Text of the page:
Text: Edgar Allan Poe, “The Lake” (Text-A), ­Tamerlane and Other Poems­ (1827), p. 34


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­ [page 34, continued:]

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THE LAKE.

In youth’s spring, it was my lot

To haunt of the wide earth a spot

The which I could not love the less;

So lovely was the loneliness

Of a wild lake, with black rock bound.

And the tall pines that tower’d around.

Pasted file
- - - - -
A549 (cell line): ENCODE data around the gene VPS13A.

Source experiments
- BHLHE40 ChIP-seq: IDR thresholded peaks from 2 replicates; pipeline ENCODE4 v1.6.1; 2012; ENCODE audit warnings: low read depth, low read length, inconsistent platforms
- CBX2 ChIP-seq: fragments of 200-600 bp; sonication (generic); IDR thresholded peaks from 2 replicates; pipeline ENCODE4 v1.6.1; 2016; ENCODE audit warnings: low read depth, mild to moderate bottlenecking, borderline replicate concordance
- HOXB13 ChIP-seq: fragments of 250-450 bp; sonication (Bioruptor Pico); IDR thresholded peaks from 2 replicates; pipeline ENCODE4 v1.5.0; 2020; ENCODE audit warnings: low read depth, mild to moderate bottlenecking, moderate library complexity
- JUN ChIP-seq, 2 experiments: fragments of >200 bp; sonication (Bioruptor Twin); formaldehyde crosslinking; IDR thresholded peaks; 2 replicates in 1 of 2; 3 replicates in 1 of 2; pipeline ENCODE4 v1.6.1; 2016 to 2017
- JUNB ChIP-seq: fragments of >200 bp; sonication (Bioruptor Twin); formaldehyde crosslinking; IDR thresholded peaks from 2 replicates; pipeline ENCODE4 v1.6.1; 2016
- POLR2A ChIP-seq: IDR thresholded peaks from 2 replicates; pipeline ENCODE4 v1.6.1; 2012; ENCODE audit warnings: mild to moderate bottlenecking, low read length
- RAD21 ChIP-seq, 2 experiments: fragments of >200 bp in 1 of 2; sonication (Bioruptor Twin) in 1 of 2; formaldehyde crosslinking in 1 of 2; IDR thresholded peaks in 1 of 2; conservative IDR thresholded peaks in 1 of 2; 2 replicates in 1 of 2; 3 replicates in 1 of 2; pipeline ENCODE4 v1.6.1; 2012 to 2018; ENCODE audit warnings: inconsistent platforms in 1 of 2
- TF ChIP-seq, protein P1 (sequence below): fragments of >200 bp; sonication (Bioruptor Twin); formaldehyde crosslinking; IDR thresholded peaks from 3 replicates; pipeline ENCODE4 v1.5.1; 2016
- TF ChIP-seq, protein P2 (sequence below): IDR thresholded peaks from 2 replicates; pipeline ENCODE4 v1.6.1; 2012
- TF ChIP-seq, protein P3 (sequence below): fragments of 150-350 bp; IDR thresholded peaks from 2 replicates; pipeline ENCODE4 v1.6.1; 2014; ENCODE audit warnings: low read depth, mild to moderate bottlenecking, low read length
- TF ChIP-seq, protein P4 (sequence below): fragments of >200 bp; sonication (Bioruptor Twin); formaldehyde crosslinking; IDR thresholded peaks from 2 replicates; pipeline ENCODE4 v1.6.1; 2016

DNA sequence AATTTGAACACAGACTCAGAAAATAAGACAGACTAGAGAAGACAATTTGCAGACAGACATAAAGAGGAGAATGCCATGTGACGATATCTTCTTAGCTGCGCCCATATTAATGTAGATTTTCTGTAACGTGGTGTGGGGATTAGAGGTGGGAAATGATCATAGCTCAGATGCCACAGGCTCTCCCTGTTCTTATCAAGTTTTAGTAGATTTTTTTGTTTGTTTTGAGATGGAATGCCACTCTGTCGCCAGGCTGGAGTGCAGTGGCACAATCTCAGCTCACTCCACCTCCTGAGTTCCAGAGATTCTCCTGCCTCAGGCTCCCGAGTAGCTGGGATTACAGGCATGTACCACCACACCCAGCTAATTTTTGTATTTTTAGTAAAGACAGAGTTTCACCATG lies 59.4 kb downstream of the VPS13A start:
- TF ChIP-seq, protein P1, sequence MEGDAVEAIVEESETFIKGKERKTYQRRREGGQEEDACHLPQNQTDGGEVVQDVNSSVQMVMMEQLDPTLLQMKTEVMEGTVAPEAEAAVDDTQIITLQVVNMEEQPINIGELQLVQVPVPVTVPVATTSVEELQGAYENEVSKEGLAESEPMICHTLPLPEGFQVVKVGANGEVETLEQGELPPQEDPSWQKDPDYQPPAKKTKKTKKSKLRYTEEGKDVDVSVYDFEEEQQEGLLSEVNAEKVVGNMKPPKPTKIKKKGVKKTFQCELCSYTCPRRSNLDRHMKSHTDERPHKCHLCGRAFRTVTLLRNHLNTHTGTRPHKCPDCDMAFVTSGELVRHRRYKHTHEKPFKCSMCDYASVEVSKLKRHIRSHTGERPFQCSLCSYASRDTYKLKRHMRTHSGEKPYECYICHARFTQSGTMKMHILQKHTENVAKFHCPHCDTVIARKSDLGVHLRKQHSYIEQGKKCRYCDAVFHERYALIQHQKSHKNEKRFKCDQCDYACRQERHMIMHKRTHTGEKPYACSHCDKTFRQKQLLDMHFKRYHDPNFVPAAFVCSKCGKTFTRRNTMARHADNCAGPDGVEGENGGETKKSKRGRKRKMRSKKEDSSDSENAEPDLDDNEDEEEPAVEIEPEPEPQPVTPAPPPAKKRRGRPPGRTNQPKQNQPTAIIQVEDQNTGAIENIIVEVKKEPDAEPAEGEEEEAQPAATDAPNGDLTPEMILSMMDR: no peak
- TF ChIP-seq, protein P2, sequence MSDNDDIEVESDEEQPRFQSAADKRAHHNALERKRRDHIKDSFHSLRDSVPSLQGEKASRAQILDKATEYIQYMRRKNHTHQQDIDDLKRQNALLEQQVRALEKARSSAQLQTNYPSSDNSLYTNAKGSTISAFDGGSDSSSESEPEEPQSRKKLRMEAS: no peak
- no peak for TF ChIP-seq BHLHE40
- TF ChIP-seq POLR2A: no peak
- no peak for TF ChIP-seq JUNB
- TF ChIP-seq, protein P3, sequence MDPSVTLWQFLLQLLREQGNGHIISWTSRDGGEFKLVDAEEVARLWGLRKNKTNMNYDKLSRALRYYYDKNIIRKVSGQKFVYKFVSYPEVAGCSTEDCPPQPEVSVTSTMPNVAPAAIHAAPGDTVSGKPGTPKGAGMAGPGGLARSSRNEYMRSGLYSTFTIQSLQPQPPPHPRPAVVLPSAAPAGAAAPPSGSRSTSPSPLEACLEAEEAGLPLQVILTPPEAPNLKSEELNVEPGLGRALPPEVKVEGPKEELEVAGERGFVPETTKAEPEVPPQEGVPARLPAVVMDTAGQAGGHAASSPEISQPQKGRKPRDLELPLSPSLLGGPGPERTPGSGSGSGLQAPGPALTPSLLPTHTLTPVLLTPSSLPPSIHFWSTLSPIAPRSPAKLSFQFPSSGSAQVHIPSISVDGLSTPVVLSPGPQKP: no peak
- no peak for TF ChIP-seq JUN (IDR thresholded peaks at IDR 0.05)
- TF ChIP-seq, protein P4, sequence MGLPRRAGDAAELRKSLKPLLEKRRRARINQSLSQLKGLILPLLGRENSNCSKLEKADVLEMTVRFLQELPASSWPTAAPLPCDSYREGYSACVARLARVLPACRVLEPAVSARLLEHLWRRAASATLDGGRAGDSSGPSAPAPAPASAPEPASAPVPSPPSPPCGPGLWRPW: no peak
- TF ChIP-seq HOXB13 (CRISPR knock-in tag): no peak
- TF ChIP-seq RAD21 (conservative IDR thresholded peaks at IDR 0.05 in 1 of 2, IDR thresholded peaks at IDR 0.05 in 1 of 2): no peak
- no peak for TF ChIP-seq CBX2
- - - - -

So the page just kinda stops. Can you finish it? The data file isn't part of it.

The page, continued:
But when the night had thrown her pall

Upon that spot — as upon all,

And the wind would pass me by

In its stilly melody,

My infant spirit would awake

To the terror of the lone lake.

Yet that terror was not fright —

But a tremulous delight,

And a feeling undefin’d,

Springing from a darken’d mind.

Death was in that poison’d wave

And in its gulf a fitting grave

For him who thence could solace bring

To his dark imagining;

Whose wild’ring thought could even make

An Eden of that dim lake.


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Notes:

None.


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[S:2 - TAOP, 1827 (fac, 1941)] - Edgar Allan Poe Society of Baltimore - Works - Poems - The Lake (Text-A)